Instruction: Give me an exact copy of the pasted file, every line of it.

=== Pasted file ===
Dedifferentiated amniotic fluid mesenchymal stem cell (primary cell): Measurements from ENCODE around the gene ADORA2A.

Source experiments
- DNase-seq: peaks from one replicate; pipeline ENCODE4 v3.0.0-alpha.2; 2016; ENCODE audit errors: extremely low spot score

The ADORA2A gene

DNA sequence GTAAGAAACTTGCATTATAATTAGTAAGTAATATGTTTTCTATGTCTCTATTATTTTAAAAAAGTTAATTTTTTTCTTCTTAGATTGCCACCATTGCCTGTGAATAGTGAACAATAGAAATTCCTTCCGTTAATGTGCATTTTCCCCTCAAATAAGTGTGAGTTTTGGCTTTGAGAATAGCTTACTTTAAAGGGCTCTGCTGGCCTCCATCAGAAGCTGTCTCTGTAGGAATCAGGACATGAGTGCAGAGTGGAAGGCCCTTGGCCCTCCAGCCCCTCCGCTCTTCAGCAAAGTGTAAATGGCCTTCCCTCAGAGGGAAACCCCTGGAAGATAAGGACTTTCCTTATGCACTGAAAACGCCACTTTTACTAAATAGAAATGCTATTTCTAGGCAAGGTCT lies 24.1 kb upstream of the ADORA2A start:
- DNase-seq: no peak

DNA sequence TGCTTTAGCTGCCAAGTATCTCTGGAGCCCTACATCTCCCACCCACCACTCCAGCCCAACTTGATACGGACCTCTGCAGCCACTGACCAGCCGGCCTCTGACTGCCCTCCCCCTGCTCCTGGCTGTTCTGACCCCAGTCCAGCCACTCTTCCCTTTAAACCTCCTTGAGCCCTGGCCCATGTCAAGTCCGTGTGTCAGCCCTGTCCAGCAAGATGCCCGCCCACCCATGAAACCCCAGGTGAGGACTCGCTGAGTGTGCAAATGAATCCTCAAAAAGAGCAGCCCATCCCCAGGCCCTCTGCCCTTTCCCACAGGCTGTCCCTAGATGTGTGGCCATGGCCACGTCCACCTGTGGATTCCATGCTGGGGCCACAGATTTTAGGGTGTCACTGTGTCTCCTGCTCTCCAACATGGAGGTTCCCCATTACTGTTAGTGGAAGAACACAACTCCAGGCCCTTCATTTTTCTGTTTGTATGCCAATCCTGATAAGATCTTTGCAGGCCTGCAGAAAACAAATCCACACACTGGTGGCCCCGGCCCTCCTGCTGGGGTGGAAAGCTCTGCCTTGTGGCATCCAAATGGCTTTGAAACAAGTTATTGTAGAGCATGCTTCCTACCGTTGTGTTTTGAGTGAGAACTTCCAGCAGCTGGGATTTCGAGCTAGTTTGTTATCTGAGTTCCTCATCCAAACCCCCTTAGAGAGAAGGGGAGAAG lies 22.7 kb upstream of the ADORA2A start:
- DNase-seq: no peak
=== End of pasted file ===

Dedifferentiated amniotic fluid mesenchymal stem cell (primary cell): Measurements from ENCODE around the gene ADORA2A.

Source experiments
- DNase-seq: peaks from one replicate; pipeline ENCODE4 v3.0.0-alpha.2; 2016; ENCODE audit errors: extremely low spot score

The ADORA2A gene

DNA sequence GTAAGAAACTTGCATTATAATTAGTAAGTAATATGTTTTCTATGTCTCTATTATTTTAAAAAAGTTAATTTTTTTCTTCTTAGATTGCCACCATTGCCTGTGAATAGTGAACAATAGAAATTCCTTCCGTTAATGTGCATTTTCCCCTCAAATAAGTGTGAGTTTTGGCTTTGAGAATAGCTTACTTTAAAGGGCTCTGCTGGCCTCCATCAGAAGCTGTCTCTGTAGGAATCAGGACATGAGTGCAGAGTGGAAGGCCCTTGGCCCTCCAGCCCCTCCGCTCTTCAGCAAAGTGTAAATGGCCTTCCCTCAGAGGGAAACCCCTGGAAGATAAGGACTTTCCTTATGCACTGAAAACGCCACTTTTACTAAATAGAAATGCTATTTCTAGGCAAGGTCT lies 24.1 kb upstream of the ADORA2A start:
- DNase-seq: no peak

DNA sequence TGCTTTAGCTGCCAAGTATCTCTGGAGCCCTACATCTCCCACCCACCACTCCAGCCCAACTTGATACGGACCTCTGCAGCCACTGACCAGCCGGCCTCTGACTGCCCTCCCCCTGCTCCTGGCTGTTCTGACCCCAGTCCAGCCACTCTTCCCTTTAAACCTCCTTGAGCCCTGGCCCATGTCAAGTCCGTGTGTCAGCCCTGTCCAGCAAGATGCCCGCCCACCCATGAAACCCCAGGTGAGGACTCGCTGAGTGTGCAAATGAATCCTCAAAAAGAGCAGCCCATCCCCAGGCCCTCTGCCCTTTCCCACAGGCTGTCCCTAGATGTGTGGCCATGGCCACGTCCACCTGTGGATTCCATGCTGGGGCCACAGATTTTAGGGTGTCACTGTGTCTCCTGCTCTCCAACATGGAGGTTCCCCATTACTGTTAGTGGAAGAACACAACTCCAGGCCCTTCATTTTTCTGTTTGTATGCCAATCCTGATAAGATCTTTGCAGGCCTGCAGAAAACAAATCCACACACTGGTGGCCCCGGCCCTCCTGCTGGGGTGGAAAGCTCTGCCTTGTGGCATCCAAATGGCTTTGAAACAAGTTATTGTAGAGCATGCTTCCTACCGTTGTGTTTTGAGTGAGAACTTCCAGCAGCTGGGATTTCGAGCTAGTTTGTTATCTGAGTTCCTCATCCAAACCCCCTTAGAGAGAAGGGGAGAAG lies 22.7 kb upstream of the ADORA2A start:
- DNase-seq: no peak